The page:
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Sara and Mike Barlow are one outdoorsy couple. They carved out their own trail to the fledgling store they opened in Old Sacramento, Trailmix.Net.
After falling in love in a small Idaho college town, they honeymooned in a remote cabin reached by water-taxi in Washington's North Cascades National Park.
Both were into hiking and camping in the Pacific Northwest. But they actually had to relocate to San Francisco to get more hardcore.
"It wasn't until we moved to California that we kind of went crazy with it," said Mike Barlow, 37. "We went though this shock of people congestion. So we would escape up into the Sierra. That was how we got our fix."
She took up backpacking with him and they both began rockclimbing. They were so into the outdoors that he started a blog, trailmix.net, to track their trips and collect information for future adventures. He worked as a quality assurance manager with biotech company Genentech. She worked as an accountant.
Then came the kids. Three, to be exact.
"We said, 'We can't exactly take the kids rock climbing,' " Mike Barlow said.
They didn't want to stop enjoying the outdoors. So they came up with adventures they could take with kids, and he began blogging about that. Trailmix.net developed quite a following among other parents. The Barlows slowly began adding kids' outdoor recreation merchandise to the blog.
Their first product: a $12 family scavenger hunt designed for Yosemite National Park. Barlow freely admits the online business didn't make a lot of money. They barely made enough to cover costs for a secure website. However, running the business had become a passion.
Outdoor merchandise for kids and parents began filling their living room, closets and every corner of their house.
"It took only a year before we were bursting at the seams," he said.
So last summer, they opened a store in the Mechanics Exchange, a building they fell in love with across from the California State Railroad Museum. The store, at 116B I St., carries products for adventurous kids and parents and educational toys focused on nature. The space is stocked with things like kids' snowshoes and gaiters, insect catchers and bug bungalows, Audubon field guides and astronomical charts.
"Everything we loved to do before we had kids is now this store," said Sara Barlow, 33. "It's all our activities, just toned down for kids."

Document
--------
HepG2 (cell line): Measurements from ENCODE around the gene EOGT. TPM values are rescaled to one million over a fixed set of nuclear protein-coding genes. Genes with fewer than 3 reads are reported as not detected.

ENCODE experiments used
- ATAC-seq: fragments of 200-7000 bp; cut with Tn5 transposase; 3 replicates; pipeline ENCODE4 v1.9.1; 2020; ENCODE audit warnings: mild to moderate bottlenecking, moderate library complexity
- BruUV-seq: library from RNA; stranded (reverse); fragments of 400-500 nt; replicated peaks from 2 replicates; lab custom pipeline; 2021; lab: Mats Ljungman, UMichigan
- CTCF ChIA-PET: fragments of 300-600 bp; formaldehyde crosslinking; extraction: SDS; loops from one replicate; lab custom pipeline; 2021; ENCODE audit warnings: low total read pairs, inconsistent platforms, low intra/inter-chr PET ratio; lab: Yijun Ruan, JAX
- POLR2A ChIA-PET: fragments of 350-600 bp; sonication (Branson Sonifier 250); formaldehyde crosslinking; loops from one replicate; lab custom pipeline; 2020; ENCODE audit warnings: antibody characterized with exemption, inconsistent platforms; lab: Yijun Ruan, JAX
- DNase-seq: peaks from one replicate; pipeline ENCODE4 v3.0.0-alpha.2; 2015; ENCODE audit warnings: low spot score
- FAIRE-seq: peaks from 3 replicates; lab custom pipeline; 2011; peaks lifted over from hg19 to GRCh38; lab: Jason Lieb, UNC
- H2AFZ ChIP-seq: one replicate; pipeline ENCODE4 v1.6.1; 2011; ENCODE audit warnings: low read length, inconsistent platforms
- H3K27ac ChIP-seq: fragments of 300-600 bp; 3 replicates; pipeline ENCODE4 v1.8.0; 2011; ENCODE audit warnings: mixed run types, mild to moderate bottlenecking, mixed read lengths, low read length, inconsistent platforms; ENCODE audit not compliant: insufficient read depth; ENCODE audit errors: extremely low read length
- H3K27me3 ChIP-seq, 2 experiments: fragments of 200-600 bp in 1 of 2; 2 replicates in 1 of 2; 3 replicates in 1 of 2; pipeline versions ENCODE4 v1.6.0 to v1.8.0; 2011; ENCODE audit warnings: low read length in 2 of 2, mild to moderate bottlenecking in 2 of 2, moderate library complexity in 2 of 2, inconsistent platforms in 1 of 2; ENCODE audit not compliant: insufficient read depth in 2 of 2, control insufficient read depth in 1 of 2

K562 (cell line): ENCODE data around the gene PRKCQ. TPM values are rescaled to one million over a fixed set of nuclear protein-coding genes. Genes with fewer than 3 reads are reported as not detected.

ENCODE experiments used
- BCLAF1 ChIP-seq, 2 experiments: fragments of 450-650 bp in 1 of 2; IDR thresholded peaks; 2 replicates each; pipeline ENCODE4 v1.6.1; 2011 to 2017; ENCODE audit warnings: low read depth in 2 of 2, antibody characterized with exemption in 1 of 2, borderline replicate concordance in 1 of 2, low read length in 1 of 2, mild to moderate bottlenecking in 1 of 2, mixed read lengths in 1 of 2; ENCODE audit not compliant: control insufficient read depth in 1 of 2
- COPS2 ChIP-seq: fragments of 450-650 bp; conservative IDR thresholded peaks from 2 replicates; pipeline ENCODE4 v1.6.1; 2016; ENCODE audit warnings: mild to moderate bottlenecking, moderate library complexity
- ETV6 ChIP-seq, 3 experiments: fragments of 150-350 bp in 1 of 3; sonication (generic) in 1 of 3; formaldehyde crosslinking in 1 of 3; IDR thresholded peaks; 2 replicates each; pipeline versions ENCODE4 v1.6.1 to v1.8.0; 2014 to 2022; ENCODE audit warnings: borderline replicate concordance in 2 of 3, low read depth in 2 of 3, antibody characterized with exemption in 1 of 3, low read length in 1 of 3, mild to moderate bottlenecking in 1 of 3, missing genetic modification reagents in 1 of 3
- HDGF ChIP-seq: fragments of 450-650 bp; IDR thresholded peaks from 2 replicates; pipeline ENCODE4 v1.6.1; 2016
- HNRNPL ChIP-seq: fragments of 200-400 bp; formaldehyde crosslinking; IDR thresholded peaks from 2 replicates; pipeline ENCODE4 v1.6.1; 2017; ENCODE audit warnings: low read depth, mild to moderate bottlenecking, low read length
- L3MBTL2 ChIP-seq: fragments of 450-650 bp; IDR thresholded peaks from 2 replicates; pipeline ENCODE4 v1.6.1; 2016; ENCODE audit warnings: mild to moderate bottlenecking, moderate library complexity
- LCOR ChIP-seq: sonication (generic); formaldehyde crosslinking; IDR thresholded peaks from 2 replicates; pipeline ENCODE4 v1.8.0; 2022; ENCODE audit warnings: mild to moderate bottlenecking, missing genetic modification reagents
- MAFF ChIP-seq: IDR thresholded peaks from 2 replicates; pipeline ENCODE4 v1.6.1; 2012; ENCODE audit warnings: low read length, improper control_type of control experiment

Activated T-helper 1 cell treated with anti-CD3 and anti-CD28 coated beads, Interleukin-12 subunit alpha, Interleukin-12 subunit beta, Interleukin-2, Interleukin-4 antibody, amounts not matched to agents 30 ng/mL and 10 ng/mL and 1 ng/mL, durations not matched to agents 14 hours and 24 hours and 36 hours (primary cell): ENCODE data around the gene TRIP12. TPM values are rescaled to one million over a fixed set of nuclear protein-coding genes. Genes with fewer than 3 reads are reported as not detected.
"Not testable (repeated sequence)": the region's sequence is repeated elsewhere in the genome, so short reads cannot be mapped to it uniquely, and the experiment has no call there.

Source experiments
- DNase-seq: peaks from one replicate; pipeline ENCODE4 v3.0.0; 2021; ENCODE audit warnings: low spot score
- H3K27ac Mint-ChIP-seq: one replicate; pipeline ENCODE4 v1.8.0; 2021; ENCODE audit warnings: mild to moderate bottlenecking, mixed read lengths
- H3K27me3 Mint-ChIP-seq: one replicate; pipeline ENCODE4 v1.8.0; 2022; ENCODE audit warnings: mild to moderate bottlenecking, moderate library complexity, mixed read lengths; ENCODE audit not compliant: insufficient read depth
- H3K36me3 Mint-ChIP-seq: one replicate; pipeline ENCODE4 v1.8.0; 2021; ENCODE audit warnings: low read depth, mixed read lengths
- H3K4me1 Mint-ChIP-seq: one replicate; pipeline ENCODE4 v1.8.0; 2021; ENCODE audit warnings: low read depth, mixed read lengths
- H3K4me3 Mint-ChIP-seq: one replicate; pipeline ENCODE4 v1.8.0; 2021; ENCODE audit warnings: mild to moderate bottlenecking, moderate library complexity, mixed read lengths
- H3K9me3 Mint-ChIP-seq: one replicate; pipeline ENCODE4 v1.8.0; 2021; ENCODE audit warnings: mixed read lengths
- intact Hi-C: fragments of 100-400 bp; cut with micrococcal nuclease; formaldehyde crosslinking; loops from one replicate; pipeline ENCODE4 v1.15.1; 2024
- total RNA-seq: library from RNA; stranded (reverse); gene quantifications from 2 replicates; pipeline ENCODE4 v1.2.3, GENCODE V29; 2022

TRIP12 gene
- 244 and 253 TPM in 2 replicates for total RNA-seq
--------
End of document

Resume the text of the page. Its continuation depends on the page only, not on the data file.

Opening the store allowed them to add a greater range of items and to triple the merchandise, which is all in stock.
The couple schedules in-store activities including guest lectures from nature authors, musicians and artists. On Feb. 7, Trailmix.Net will host an event as part of the national Great Backyard Bird Count, which is taken each year. The Sacramento chapter of the National Audubon Society will teach a bird-counting course for kids and then lead people on a short walk to count birds in Old Sacramento.
On other days, children and their parents can sit down in the store's workshop and build bat houses or start a rock collection. That's a favorite space for their own kids: six-year-old Allison, 4-year-old Meghan and Noah, 2. Workshops are especially popular with stay-at-home moms and children's playgroups, Mike Barlow said.
The store also offers prizes to anyone —kids or adults — who completes a free Old Sacramento scavenger hunt. Most prizes are plastic dinosaurs and wooden chips good for a River City Saloon sarsaparilla. But a ski lift ticket to Sugar Bowl is also buried inside the treasure chest with the other prizes.
Now the Barlows put their adventurous spirit into this entrepreneurial endeavor. They haven't found another online business with the same combination: a publishing wing creating their own products, a retail store, an activity center for learning and a website.
Opening the brick-and-mortar store pushed Trailmix.Net to have its best online sales ever on this year's Cyber Monday, just after Thanksgiving, he said.
That never could have happened if Sara Barlow had let her first encounter with a bear scare her out of the mountains. That was on their honeymoon, when they were hiking back from a waterfall.
Mike Barlow remembered with a laugh the way a black bear tailed them down a mountain trail after he'd promised her they wouldn't see any bears the whole trip. The path was so steep that the bear was just about rolling down the mountain. They had to break into a light jog to stay ahead of the animal, he said.
"In her mind, it was like, 'Why is it catching up to us?' " he laughed. "I'm glad it didn't scare her from wanting to continually find new places to explore. The encounter with that bear kind of set the bar for future adventures. Had that not happened, our thirst for adventures wouldn't quite be what it is."
Photo of Allison, Meghan and Noah Barlow provided by their parents, Mike and Sara Barlow. Suzanne Hurt is a staff reporter for The Sacramento Press.